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Balrog Battle Gandalf

Lord of the Rings
by yo go re

When discussing the greatest movie tie-in toy lines of all time, there's one name that probably won't get its full due for a few more years, but mustn't be overlooked: ToyBiz's Lord of the Rings. It's probably second only to Hasbro/Kenner's Star Wars in terms of longevity and breadth. The last movie came out three years ago, but ToyBiz has had enough success with the property that their final figures came out this year - the figures were still coming out and still popular when the first movie was shown on broadcast television.

They re-released a lot of old toys and created numerous minute variations of the main characters, but they also managed to dig pretty far down into the cast list, and gave us lots of army builders. At the end of the line, they started giving the Fellowship variations electronic features, such as with Balrog Battle Gandalf.

Balrog Battle Gandalf Though thought lost by all in his cataclysmic duel with the great Balrog, Gandalf did not indeed pass permanently out of Middle-earth. Returning beyond hope from fire and death to muster the forces of light, the wizard shed his grey mantle and took up the title of Gandalf the White. The power that had lain veiled beneath his old grey visage now shone undiluted in the eyes of the pale wizard.

It's interesting, getting to compare a character who was released in both the premiere assortment and the very last - we can see how much ToyBiz has grown in the intervening years. It's like seeing your friend's kindergarten photo on graduation day; you can see the connection, and you remember when your friend looked like that, but it still seems odd.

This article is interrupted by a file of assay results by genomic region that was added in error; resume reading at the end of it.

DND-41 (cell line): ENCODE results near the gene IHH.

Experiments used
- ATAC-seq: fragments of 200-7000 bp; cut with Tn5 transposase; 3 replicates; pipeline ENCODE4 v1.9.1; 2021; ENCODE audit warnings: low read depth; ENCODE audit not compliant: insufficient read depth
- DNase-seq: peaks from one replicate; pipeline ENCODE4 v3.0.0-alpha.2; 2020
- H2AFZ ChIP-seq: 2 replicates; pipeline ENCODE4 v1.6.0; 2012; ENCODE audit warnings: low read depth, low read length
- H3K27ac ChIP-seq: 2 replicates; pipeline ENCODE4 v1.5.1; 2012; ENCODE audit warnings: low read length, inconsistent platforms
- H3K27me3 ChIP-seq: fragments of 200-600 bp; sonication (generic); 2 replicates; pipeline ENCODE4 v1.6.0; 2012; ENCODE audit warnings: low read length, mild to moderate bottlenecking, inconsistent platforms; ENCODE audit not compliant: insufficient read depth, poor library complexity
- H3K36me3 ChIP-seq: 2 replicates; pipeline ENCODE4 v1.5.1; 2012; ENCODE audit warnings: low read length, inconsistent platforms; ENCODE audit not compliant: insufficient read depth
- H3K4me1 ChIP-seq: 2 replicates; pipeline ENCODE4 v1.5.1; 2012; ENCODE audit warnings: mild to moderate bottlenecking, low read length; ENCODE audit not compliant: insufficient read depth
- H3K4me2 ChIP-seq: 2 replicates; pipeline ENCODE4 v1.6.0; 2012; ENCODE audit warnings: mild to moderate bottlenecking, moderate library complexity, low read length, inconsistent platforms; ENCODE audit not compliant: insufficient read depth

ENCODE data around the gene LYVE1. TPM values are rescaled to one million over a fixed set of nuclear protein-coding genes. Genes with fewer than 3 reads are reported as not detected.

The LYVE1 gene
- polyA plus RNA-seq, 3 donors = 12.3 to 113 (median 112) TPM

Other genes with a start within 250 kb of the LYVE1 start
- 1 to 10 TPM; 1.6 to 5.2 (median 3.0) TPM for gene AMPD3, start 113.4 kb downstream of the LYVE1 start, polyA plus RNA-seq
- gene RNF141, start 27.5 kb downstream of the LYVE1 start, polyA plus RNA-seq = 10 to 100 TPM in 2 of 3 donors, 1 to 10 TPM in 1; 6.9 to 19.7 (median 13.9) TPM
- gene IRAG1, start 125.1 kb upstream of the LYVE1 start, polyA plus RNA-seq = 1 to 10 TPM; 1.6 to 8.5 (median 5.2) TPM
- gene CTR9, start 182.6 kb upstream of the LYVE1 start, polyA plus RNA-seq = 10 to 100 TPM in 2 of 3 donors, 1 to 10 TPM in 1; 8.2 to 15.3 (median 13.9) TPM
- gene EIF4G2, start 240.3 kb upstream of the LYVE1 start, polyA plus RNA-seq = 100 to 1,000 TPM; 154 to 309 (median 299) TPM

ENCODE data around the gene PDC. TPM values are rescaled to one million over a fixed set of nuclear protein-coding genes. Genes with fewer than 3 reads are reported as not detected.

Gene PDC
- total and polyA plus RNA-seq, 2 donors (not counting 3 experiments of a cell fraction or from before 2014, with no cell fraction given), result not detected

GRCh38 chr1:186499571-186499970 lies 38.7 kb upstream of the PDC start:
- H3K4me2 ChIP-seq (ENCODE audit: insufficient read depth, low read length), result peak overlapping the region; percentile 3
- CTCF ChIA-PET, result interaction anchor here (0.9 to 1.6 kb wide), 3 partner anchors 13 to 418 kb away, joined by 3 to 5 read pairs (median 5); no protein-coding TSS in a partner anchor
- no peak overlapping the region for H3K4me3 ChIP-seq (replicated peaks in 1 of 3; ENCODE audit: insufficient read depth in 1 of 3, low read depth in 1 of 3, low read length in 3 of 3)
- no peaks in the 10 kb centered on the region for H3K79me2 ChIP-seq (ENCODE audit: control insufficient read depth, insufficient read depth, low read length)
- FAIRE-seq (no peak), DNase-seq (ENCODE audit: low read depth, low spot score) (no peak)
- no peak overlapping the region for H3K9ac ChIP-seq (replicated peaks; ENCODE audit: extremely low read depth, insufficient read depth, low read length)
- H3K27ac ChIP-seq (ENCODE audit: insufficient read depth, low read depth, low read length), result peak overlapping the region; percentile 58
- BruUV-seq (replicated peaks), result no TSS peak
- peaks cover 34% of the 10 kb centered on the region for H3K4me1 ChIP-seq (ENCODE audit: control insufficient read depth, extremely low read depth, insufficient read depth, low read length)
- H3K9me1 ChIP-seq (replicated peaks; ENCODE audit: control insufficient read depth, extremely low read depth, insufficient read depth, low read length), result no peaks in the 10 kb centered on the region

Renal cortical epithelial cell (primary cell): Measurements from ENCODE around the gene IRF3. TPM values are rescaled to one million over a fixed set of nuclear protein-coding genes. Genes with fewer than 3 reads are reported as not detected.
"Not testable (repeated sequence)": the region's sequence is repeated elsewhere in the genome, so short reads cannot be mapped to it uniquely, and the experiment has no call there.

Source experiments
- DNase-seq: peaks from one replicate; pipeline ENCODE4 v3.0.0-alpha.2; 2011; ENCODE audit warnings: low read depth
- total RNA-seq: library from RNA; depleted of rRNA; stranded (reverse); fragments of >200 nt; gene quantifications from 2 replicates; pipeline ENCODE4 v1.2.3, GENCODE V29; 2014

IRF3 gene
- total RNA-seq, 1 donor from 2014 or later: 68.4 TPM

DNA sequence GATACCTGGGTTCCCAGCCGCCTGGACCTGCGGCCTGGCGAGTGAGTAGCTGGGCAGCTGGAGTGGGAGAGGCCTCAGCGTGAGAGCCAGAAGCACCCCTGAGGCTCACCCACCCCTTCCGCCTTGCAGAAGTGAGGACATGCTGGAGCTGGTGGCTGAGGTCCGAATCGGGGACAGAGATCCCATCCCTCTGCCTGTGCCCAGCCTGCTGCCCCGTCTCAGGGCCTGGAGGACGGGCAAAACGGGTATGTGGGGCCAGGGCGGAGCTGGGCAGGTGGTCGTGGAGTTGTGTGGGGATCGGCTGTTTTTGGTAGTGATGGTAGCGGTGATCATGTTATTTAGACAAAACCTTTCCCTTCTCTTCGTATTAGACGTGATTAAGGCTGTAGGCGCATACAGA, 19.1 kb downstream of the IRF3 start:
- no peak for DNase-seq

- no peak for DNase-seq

To begin with, the likeness is much better. Gandalf looks haggard Though the original looked remarkably like Sir Ian McKellan back when it was released, it's very soft by today's standards. Balrog Battle Gandalf actually looks like he's living up to his name - he's haggard, and his stringy hair hangs loosely in front of his face. This is a wizard who has been fighting on the run, not sitting in his study sipping tea and playing chess. Even without the "Battle" in front of his name, you look at this figure and you know he's been in for some rough trade.

The sculpt of his robes is both more detailed and more subtle than before. Rather than big, cartoony folds on his clothes, he's got wrinkled ridges and valleys that barely seem to disturb the surface of the cloth, coupled with a few larger drapes that wonderfully suggest the anatomy beneath them. Instead of having all his joints molded into his robes, the vestments are molded from a soft rubber that floats above the actual body of the figure, and his joints are hidden beneath.

Gandalf doesn't have any action features built into him - the original had both a push-button sword attack and a light-up staff - instead opting for the elegance of super-articulation. BBG moves at the neck, shoulders, elbows, wrists, waist, hips, knees and ankles, and most of that is underneath the aforementioned floating robes. sticks That's one of the best things ToyBiz did with this line: while other companies were racing to make the best statues they could, ToyBiz took the lessons learned on Marvel Legends and applied them to a movie license. What's better than a figure that re-creates an iconic moment? A figure that re-creates an iconic moment, then re-creates another, then does something else. You know, an "action" figure. What a concept!